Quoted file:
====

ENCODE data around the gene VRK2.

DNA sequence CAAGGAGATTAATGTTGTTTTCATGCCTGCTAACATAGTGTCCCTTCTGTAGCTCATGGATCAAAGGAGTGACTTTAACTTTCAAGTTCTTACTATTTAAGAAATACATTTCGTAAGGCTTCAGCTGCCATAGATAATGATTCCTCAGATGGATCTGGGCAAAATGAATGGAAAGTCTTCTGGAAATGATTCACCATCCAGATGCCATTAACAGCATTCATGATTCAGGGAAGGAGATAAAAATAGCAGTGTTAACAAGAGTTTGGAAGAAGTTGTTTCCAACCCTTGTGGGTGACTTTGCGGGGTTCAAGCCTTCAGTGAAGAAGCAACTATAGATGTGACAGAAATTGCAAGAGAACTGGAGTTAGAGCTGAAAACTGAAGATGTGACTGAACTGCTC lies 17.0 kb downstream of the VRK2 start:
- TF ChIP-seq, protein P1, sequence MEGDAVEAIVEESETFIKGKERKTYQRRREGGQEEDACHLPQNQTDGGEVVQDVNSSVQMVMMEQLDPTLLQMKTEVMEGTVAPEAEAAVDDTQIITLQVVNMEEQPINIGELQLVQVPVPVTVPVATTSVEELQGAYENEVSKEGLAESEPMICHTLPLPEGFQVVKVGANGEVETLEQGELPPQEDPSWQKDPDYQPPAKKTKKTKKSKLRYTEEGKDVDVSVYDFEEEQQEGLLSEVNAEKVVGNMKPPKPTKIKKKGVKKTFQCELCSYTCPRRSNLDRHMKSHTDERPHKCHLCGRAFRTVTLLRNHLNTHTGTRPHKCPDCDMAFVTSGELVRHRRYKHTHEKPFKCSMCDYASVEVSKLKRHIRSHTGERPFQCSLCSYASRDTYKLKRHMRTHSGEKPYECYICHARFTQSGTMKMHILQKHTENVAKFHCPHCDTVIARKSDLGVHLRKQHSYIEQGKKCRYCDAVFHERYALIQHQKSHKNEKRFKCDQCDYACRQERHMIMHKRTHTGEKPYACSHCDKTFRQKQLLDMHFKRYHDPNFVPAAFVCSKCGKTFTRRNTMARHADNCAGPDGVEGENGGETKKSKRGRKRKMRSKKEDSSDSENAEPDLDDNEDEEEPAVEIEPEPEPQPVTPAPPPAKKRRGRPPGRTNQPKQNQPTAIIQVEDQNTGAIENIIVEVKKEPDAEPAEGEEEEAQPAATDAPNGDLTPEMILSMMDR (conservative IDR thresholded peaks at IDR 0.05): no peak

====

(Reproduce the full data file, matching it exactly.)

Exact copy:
ENCODE data around the gene VRK2.

DNA sequence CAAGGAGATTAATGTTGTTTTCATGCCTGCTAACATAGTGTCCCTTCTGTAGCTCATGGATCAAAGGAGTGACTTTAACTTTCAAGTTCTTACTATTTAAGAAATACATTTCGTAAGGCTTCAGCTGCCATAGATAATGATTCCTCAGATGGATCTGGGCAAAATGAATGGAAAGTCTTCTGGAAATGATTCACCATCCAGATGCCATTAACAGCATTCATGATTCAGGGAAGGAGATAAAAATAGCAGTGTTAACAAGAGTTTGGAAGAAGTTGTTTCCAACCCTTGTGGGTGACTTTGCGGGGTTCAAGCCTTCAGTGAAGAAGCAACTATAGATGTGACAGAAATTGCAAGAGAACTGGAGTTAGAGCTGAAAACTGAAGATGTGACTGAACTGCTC lies 17.0 kb downstream of the VRK2 start:
- TF ChIP-seq, protein P1, sequence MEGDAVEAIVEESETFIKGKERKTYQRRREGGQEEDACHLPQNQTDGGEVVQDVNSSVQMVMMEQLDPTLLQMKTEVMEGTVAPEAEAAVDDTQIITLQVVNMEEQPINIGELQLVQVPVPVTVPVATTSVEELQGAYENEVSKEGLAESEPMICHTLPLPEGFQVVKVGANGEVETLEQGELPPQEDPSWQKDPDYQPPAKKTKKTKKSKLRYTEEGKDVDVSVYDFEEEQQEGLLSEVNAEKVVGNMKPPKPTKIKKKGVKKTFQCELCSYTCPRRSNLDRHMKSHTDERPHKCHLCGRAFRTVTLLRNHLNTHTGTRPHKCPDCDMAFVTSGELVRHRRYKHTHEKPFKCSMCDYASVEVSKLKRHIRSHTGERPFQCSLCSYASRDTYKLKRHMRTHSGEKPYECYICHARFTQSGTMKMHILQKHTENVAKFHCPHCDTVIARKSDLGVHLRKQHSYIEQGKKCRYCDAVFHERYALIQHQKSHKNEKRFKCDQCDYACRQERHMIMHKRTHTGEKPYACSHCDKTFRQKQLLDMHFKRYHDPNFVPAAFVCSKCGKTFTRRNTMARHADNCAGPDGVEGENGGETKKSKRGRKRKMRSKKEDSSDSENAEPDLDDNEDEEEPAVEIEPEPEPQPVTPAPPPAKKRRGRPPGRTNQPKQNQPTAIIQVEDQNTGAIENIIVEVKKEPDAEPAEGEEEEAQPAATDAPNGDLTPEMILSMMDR (conservative IDR thresholded peaks at IDR 0.05): no peak